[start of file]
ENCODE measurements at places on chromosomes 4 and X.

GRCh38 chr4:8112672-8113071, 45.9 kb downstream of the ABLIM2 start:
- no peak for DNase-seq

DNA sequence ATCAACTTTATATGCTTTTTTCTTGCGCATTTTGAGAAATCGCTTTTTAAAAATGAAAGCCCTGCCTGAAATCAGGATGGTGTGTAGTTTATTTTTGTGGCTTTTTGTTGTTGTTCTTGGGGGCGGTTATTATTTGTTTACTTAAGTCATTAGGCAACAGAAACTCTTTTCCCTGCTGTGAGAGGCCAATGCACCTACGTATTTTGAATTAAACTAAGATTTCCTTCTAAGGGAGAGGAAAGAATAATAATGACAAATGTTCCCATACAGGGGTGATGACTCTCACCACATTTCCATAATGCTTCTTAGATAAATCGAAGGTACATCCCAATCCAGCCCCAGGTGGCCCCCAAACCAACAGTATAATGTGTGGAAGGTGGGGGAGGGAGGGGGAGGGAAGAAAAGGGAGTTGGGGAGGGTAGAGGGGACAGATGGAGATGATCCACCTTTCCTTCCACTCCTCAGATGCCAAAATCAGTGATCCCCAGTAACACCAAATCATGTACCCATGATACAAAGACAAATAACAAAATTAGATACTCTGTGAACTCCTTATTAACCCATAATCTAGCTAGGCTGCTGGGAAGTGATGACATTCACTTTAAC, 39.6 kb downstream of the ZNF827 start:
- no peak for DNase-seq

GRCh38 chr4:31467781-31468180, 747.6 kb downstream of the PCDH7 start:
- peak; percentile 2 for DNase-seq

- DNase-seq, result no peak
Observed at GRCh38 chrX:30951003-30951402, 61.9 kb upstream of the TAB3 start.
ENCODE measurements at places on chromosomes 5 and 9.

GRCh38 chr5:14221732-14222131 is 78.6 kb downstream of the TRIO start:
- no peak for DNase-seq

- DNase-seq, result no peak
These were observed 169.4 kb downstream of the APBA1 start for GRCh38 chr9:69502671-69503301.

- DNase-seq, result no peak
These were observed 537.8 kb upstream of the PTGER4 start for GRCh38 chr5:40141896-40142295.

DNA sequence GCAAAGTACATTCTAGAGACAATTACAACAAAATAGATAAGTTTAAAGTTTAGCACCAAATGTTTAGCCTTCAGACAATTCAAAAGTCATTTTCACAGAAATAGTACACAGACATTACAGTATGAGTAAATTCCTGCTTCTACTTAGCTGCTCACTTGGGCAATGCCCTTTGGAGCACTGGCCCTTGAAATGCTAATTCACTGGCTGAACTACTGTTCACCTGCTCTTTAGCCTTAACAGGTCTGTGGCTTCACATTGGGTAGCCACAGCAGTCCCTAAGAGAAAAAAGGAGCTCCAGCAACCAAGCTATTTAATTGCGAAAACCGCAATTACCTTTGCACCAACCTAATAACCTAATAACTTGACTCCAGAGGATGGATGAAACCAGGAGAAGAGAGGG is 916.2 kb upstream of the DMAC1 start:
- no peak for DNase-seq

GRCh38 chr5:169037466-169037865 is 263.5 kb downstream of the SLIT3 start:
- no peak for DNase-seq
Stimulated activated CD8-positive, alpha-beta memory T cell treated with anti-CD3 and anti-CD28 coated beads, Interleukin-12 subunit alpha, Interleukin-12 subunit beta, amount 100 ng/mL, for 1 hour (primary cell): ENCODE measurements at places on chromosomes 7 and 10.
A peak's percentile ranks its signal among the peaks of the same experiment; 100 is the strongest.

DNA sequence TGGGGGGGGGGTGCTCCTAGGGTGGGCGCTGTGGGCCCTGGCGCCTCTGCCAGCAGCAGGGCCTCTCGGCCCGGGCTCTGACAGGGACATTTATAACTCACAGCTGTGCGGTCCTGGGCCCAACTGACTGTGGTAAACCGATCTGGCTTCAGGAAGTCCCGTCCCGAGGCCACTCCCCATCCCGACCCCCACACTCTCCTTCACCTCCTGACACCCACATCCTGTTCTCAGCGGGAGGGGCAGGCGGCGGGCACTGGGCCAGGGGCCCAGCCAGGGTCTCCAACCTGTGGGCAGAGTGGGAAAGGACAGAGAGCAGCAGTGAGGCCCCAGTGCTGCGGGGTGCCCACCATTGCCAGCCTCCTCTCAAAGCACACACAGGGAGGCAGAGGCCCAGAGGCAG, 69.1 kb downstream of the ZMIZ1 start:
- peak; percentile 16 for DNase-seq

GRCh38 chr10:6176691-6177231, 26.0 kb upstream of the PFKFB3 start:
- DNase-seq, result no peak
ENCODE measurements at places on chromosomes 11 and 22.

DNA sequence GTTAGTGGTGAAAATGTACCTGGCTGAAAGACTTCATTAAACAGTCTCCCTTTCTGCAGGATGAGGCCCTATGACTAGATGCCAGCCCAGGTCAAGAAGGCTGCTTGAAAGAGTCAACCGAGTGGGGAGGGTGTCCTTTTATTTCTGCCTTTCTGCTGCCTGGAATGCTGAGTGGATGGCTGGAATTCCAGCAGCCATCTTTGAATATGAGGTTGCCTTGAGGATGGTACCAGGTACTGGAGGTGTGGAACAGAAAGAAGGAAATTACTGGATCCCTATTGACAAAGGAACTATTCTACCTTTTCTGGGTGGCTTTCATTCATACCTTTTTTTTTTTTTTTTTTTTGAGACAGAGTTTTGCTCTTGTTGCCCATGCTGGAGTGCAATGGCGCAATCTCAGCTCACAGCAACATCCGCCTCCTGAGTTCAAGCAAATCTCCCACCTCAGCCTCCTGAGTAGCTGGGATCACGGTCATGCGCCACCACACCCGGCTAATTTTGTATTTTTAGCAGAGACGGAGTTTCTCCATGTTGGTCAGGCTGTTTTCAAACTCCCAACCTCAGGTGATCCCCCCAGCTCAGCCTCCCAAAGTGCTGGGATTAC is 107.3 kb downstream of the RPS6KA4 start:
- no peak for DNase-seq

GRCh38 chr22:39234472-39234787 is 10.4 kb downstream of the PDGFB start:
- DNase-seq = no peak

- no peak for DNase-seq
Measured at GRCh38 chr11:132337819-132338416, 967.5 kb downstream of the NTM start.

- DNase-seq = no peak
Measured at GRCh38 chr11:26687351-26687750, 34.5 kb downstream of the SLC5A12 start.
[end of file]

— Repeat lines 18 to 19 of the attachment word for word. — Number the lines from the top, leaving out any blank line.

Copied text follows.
- no peak for DNase-seq

GRCh38 chr5:169037466-169037865 is 263.5 kb downstream of the SLIT3 start: